Yesterday, in Prometheus Labs., Inc. v. Mayo Collaborative Services, the Federal Circuit reversed a district court determination that method claims directed to methods for calibrating the proper dosage of thiopurine drugs by measurement of two metabolites were invalid as not directed to patentable subject matter.
Specifically, claim 1 of U.S. Patent No. 6,355,623 reads as follows:
A method of optimizing therapeutic efficacy for treatment of an immune-mediated gastrointestinal disorder, comprising:
(a) administering a drug providing 6-thioguanine to a subject having said immune-mediated gastrointestinal disorder; and
(b) determining the level of 6-thioguanine in said subject having said immune-mediated gastrointestinal disorder,
wherein the level of 6-thioguanine less than about 230 pmol per 8×108 red blood cells indicates a need to increase the amount of said drug subsequently administered to said subject and
wherein the level of 6-thioguanine greater than about 400 pmol per 8×108
red blood cells red blood cells indicates a need to decrease the amount of said drug subsequently administered to said subject.
The district court ruled that the claims had three steps: (1) administer the drug to a subject; (2) determine metabolite levels; and (3) be warned that an adjustment in dosage may be required. The court characterized the first two steps as data gathering steps and the third step as a mental step. The metabolite levels in the body “warn” the doctors to adjust the dosage; this is a natural phenomenon that occurs in the body and thus was not “invented” by the inventors.
The Federal Circuit reversed, holding that the claims meet the transformation prong of the Bilski test.
The transformation is of the human body following administration of a drug and the various chemical and physical changes of the drug’s metabolites that enable their concentrations to be determined.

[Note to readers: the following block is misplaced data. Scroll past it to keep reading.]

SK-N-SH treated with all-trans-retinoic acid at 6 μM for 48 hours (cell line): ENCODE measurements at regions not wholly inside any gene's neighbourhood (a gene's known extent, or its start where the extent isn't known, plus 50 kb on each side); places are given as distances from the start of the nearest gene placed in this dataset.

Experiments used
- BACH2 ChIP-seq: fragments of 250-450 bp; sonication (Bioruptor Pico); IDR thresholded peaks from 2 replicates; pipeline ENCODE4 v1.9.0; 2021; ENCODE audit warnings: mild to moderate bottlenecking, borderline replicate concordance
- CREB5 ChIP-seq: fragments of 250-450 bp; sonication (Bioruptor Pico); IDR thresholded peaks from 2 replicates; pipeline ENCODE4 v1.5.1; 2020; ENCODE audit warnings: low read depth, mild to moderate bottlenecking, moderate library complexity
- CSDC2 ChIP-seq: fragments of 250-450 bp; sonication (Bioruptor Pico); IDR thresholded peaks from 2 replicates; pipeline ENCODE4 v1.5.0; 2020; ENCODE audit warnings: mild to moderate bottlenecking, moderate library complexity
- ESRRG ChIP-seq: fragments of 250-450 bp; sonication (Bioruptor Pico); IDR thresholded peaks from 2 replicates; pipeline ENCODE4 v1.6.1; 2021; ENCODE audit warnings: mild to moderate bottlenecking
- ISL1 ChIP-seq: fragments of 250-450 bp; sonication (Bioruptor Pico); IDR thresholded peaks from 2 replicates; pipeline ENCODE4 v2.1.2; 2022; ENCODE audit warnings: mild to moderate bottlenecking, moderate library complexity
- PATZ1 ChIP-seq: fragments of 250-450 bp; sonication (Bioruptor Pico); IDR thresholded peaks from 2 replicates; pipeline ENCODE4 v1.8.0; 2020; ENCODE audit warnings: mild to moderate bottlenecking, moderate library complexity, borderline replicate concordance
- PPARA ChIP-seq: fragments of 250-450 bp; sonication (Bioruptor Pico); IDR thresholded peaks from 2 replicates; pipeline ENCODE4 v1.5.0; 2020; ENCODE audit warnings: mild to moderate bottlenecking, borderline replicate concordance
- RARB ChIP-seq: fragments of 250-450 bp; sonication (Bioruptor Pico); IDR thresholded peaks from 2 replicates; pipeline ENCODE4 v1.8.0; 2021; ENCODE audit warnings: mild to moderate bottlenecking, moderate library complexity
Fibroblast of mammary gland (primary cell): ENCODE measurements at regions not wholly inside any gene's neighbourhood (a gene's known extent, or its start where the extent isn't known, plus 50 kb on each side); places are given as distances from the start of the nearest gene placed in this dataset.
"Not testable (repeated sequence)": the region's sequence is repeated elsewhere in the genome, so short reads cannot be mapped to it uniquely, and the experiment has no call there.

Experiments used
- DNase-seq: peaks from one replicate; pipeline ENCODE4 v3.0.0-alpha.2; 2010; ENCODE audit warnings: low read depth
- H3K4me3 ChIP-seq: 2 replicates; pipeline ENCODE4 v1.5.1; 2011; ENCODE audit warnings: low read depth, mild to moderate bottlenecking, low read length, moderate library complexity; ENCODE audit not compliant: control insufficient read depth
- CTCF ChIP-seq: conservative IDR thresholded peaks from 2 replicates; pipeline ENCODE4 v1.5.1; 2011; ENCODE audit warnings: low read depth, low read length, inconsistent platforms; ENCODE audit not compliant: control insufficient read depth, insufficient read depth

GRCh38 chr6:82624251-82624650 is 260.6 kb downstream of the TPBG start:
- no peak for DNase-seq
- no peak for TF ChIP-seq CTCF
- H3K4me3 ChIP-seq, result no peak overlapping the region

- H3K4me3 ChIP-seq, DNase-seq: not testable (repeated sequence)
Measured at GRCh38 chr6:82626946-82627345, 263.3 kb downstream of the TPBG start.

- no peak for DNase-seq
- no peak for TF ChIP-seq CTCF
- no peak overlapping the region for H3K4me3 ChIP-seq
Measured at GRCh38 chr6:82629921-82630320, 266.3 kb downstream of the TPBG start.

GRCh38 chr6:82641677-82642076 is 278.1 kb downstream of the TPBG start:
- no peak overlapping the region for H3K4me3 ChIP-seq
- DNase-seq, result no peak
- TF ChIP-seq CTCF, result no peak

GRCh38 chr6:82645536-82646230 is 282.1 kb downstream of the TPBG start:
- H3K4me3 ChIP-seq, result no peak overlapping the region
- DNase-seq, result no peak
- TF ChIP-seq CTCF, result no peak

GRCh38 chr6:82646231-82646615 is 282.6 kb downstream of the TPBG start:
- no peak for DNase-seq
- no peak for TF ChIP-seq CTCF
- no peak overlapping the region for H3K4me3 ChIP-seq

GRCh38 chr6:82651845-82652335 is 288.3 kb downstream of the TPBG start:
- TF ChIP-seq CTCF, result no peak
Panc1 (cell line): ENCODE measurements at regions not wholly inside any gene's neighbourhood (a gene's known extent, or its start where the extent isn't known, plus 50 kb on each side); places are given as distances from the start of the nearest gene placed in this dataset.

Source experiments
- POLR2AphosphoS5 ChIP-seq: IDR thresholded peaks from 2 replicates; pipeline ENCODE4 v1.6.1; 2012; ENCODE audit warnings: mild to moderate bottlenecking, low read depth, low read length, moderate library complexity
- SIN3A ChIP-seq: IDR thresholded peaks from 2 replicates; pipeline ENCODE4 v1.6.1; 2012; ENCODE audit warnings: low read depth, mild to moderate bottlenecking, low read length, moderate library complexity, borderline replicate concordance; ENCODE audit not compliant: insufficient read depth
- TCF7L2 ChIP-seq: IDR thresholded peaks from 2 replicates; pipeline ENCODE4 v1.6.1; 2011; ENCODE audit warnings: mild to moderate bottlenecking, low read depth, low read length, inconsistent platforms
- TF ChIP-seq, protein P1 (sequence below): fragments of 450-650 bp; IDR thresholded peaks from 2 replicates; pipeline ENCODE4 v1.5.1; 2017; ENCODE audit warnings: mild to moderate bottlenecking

The court went on to make a much broader statement regarding methods of treatment claims:
The asserted claims are in effect claims to methods of treatment, which are always transformative when a defined group of drugs is administered to the body to ameliorate the effects of an undesired condition.
This statement seems to indicate that all claims that recite steps that include administration of a drug contain patentable subject matter.
The court also held that the claims that did not include this step also contained patentable subject matter based on the “determining” step. Determining metabolite levels requires a transformation of the substance being analyzed.
The Federal Circuit continued by noting that the district court erred in holding that the first two steps are merely data gathering steps. The Federal Circuit held that these steps are central to the claimed method and are themselves transformative.
A claim that contains patentable subject matter does not become unpatentable simply by adding a mental step to the claim. As long as the claim as a whole is not simply directed to mental steps, the claim is still patentable.
Finally, the district court relied extensively on the reasoning of Justice Breyer in his now infamous dissent from the dismissal in Lab Corp. v. Metabolite Labs. The Federal Circuit dismissed this reliance in a single footnote, noting that “[t]hat dissent is not controlling law and also involved different claims from the ones at issue here.” Hopefully, this will finally put reliance on Lab Corp. to bed.
The Federal Circuit again noted the helpfulness of the various amicus briefs filed supporting each side in this case. They continue to signal a desire to the patent community to file such briefs.